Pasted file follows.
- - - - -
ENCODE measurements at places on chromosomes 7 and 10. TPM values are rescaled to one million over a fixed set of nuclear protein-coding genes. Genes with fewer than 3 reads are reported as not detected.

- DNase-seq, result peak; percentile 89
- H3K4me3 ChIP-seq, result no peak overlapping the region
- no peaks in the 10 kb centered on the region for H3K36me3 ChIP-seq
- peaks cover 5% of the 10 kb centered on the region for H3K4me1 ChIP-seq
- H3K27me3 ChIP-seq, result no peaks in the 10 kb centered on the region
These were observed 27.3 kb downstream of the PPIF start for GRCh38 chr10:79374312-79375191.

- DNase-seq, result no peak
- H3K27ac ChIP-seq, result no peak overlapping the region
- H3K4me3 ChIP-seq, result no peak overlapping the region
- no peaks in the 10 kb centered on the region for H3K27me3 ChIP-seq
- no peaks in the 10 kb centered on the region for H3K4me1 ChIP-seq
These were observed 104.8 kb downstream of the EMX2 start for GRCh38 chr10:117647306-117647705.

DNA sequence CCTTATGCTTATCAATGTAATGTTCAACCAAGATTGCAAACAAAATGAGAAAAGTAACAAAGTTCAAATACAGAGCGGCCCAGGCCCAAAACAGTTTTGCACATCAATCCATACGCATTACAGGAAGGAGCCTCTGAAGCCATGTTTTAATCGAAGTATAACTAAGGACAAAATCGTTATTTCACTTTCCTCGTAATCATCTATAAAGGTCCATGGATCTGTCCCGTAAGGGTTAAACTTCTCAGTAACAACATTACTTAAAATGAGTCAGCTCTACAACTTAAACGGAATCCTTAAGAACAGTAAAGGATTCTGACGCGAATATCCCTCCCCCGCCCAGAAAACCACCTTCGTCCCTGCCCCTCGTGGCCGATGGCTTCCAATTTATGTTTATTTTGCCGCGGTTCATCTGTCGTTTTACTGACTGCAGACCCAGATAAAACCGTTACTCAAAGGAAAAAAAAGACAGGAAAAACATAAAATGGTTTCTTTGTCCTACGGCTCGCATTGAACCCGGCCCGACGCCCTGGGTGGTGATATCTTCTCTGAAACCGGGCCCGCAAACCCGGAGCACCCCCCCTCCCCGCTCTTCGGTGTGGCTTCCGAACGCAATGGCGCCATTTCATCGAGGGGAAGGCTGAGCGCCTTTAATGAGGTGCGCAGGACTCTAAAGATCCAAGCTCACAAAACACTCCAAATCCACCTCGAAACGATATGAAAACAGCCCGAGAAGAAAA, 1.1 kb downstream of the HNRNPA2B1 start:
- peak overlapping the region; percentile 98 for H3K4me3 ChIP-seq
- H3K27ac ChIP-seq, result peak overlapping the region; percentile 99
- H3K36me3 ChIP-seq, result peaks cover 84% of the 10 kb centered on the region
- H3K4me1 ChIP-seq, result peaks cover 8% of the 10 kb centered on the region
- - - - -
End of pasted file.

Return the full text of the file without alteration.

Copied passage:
ENCODE measurements at places on chromosomes 7 and 10. TPM values are rescaled to one million over a fixed set of nuclear protein-coding genes. Genes with fewer than 3 reads are reported as not detected.

- DNase-seq, result peak; percentile 89
- H3K4me3 ChIP-seq, result no peak overlapping the region
- no peaks in the 10 kb centered on the region for H3K36me3 ChIP-seq
- peaks cover 5% of the 10 kb centered on the region for H3K4me1 ChIP-seq
- H3K27me3 ChIP-seq, result no peaks in the 10 kb centered on the region
These were observed 27.3 kb downstream of the PPIF start for GRCh38 chr10:79374312-79375191.

- DNase-seq, result no peak
- H3K27ac ChIP-seq, result no peak overlapping the region
- H3K4me3 ChIP-seq, result no peak overlapping the region
- no peaks in the 10 kb centered on the region for H3K27me3 ChIP-seq
- no peaks in the 10 kb centered on the region for H3K4me1 ChIP-seq
These were observed 104.8 kb downstream of the EMX2 start for GRCh38 chr10:117647306-117647705.

DNA sequence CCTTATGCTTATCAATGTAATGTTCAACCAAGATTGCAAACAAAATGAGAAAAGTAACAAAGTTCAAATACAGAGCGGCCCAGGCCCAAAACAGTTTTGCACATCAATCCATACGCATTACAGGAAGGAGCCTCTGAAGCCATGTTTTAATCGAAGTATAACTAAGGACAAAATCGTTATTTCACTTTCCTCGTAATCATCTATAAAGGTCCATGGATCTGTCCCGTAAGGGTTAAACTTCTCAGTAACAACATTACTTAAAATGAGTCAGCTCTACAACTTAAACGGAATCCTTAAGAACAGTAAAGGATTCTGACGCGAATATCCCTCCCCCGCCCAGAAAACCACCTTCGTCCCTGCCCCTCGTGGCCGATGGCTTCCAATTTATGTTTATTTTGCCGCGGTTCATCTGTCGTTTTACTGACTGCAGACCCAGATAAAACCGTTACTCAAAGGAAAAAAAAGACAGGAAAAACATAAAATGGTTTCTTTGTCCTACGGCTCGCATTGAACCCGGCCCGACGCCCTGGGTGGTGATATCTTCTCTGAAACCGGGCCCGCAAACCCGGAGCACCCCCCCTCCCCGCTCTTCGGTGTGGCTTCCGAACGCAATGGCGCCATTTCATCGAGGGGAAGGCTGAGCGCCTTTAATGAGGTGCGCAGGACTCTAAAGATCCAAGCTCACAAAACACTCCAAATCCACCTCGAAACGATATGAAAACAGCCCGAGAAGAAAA, 1.1 kb downstream of the HNRNPA2B1 start:
- peak overlapping the region; percentile 98 for H3K4me3 ChIP-seq
- H3K27ac ChIP-seq, result peak overlapping the region; percentile 99
- H3K36me3 ChIP-seq, result peaks cover 84% of the 10 kb centered on the region
- H3K4me1 ChIP-seq, result peaks cover 8% of the 10 kb centered on the region